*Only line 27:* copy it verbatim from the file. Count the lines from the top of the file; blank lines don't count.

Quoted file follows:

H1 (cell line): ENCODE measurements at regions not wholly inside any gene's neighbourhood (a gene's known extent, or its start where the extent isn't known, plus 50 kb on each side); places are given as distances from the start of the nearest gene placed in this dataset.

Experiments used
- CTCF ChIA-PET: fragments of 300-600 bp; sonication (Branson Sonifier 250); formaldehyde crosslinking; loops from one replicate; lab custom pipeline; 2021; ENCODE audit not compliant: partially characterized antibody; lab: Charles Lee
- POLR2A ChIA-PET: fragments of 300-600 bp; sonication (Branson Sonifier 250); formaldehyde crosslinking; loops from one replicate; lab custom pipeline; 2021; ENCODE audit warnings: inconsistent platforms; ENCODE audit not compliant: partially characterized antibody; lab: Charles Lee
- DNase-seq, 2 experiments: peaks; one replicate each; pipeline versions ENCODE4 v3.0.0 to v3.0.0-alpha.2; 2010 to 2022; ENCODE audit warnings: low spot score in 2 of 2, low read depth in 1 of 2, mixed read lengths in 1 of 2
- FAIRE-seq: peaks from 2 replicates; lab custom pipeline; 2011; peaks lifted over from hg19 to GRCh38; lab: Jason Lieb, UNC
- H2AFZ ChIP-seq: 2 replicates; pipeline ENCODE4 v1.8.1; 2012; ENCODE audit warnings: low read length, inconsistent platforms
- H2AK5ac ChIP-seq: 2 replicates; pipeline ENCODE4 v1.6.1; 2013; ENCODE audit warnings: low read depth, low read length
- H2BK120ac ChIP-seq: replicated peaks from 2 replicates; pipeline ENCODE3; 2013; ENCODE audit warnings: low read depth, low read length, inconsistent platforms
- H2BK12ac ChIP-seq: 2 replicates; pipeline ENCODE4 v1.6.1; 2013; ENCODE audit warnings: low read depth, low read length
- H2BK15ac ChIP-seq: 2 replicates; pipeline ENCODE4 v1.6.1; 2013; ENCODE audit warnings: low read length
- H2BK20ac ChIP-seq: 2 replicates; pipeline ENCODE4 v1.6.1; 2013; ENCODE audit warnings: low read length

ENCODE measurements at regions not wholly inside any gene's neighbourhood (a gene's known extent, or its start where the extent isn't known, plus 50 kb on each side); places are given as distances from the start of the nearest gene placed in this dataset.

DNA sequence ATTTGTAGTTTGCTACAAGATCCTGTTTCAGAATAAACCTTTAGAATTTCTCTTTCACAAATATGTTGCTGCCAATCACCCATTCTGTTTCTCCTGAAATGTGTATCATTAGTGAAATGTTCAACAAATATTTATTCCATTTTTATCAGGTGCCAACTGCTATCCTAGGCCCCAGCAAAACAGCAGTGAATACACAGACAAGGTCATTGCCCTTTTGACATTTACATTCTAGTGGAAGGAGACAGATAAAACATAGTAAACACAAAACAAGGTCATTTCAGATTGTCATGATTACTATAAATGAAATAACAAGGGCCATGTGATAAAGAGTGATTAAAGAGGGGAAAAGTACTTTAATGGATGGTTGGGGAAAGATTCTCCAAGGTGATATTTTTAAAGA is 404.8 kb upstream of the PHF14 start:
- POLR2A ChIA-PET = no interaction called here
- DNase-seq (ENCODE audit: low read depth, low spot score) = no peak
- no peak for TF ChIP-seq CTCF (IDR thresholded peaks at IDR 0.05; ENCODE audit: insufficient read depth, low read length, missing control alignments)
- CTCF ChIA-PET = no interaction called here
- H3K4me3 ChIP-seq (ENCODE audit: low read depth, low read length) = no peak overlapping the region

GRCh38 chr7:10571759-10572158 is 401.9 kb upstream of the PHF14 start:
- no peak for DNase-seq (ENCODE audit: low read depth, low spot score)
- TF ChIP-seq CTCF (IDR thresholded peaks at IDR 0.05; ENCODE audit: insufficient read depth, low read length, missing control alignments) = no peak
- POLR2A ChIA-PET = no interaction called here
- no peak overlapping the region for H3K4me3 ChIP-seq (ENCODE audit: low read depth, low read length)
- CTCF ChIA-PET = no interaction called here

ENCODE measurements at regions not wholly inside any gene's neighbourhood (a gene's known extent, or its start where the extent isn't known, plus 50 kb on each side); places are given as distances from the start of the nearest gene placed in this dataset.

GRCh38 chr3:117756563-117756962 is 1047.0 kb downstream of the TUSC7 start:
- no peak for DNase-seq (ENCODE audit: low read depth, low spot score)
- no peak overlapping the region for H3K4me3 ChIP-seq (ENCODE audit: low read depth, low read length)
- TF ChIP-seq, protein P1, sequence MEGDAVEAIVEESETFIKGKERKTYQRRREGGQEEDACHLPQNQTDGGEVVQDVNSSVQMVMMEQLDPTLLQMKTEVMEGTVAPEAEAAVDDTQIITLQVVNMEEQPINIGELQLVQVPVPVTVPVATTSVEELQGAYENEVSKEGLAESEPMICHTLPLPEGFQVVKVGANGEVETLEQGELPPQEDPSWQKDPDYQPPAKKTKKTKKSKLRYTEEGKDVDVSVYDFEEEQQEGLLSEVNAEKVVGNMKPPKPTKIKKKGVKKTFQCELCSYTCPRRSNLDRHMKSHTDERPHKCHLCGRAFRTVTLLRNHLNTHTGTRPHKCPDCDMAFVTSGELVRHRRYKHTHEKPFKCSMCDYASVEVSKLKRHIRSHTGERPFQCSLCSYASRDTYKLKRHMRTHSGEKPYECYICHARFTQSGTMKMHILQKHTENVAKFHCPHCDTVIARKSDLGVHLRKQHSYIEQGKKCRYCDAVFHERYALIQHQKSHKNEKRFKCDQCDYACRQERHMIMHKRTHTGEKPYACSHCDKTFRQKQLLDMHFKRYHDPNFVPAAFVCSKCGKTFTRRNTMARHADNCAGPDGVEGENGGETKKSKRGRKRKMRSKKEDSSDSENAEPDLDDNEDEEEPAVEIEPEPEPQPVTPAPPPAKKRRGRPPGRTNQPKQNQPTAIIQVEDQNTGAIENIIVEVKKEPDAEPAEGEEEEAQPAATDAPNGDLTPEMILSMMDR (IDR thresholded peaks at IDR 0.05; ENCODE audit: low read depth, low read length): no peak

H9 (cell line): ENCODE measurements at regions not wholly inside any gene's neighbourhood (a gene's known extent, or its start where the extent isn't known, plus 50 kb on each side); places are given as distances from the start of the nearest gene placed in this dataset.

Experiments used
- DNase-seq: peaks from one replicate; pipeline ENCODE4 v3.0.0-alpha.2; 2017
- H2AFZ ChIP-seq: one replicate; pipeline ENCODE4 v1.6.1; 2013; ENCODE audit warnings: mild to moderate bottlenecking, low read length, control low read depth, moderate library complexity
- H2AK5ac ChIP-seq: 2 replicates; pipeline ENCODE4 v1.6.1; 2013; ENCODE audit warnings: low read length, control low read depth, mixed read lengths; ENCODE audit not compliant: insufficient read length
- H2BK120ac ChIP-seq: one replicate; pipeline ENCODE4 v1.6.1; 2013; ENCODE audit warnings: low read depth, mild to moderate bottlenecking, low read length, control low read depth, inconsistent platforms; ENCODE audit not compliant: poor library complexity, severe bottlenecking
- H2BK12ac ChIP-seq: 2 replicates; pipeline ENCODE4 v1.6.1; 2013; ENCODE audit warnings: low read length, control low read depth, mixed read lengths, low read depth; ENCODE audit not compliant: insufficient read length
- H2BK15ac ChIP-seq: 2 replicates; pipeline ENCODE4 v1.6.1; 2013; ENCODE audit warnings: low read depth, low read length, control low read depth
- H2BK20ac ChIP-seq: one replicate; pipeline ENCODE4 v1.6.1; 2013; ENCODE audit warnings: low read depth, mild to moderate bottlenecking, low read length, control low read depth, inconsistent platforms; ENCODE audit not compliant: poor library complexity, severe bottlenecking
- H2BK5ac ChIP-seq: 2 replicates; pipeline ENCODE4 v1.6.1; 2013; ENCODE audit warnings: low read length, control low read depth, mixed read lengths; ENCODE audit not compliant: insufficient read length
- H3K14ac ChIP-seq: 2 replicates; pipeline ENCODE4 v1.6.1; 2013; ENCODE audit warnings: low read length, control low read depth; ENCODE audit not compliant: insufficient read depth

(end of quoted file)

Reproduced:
GRCh38 chr3:117756563-117756962 is 1047.0 kb downstream of the TUSC7 start: